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Awareness app: Upgrade your mental software

The new app uses a randomly-timed question to track users' emotions throughout various activities and guides the user with brief visual exercises to "become more aware and present."

Not to be confused with the Awareness! app (note exclamation point) that filters outside noises into your headphones, the new Awareness app (note lack of exclamation point) asks a simple question--What are you feeling right now?--at random intervals.

The prompt is made via a "gentle reminder sound" that will "intercept" (as opposed to "interrupt") the user's routine, unless of course there is a scheduled iCal meeting (perhaps they should consider enabling users to block out times for such activities as sleep and sex, but for now the simplest workaround is to simply schedule said activities on iCal, or maybe even turn one's phone off).

Users can choose from 115 possible answers that are grouped into eight mood categories and one sensation category ("body feelings," such as tired, sore, etc.). Once the user answers the feeling question, "brief video clips guide you back to the present moment," and "400 inspirational quotes tied to what you are feeling" are displayed, presumably not all at once.

Daily, weekly, monthly, and annual reports help assess which activities lead to which feelings, arming the user with the data necessary to "distract yourself from unpleasant feelings."

Best of all, there are no ads, and the app works regardless of network connection. So yes, even when you are out at the cabin trying to get away from it all, you can still be, well, intercepted.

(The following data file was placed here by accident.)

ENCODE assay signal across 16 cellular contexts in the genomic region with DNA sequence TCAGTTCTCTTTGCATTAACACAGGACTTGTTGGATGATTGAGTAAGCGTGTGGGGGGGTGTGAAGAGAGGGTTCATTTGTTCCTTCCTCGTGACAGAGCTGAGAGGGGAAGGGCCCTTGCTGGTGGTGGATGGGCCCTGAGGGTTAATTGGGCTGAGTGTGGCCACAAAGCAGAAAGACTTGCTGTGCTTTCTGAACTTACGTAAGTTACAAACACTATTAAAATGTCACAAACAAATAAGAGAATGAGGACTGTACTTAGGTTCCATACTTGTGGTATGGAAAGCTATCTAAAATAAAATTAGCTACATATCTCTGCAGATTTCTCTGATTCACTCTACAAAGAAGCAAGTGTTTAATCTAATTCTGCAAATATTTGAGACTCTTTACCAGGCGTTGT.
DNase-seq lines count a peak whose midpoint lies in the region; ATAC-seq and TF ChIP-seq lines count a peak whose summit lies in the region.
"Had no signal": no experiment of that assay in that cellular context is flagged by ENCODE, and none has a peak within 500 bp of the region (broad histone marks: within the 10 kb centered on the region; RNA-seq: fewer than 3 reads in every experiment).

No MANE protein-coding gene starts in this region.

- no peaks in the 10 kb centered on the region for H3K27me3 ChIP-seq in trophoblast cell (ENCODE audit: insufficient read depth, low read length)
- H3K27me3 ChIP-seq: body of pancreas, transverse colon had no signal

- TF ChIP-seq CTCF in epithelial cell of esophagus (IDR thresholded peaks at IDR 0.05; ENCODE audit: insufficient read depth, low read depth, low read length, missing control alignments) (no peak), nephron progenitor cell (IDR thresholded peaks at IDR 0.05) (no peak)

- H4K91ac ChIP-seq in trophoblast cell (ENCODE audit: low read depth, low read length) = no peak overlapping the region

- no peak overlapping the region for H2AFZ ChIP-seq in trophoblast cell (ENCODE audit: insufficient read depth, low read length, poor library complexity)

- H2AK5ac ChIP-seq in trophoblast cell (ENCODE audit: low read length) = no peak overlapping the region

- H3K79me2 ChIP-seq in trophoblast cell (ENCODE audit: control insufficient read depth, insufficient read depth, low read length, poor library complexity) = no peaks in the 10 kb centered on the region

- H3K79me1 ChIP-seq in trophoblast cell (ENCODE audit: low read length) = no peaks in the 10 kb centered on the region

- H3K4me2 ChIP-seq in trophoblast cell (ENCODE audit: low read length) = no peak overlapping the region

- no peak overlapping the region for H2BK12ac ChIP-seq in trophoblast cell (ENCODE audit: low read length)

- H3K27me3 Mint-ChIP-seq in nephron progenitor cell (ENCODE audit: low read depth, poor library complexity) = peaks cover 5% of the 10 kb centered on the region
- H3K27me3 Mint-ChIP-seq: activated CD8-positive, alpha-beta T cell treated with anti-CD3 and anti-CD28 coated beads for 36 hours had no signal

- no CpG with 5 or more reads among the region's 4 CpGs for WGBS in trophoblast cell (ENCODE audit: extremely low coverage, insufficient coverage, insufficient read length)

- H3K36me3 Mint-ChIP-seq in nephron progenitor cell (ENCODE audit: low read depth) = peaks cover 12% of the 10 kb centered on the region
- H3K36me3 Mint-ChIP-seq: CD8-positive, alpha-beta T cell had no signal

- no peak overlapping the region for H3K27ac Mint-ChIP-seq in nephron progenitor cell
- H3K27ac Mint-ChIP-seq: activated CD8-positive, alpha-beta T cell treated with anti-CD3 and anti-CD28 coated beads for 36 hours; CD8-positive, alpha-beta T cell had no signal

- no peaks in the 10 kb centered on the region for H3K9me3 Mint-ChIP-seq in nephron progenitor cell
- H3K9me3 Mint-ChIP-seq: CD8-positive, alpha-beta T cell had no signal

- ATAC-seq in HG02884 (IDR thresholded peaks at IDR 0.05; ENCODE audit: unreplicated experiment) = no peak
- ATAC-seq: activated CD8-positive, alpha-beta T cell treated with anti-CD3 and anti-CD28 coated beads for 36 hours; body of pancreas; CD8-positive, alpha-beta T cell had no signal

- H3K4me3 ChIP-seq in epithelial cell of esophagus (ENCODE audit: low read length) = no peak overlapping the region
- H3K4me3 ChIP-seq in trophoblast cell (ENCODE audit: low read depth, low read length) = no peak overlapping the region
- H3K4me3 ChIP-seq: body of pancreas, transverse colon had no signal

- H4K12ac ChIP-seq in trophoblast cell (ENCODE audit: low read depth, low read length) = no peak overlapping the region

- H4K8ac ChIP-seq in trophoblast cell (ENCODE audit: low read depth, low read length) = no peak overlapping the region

It's easy to poke a little fun at the app and its corresponding Web site, which arrive on the app scene on the heels of similar happiness apps and was developed by Ronit Herzfield, a psychotherapist in New York who calls herself "ambassador of the heart."

Ronit Herzfield

But it's getting rave reviews. Among them, Arianna Huffington says: "This is wonderful...I have been asking people to begin thinking about how to use technology in order to help us to disconnect from technology and connect with ourselves."

Presumably she sees the irony. But while initial reports on one's actual moods might be as alarming as initial reports when one first starts tracking one's budget, Awareness has great potential to bring attention to how people handle various situations.

The app is compatible with the iPhone, iPod Touch, and iPad, and requires iOS 4.1 or later. It's available via iTunes for $3.99, and is rated 12+ for "Infrequent/Mild Alcohol, Tobacco, or Drug Use or References."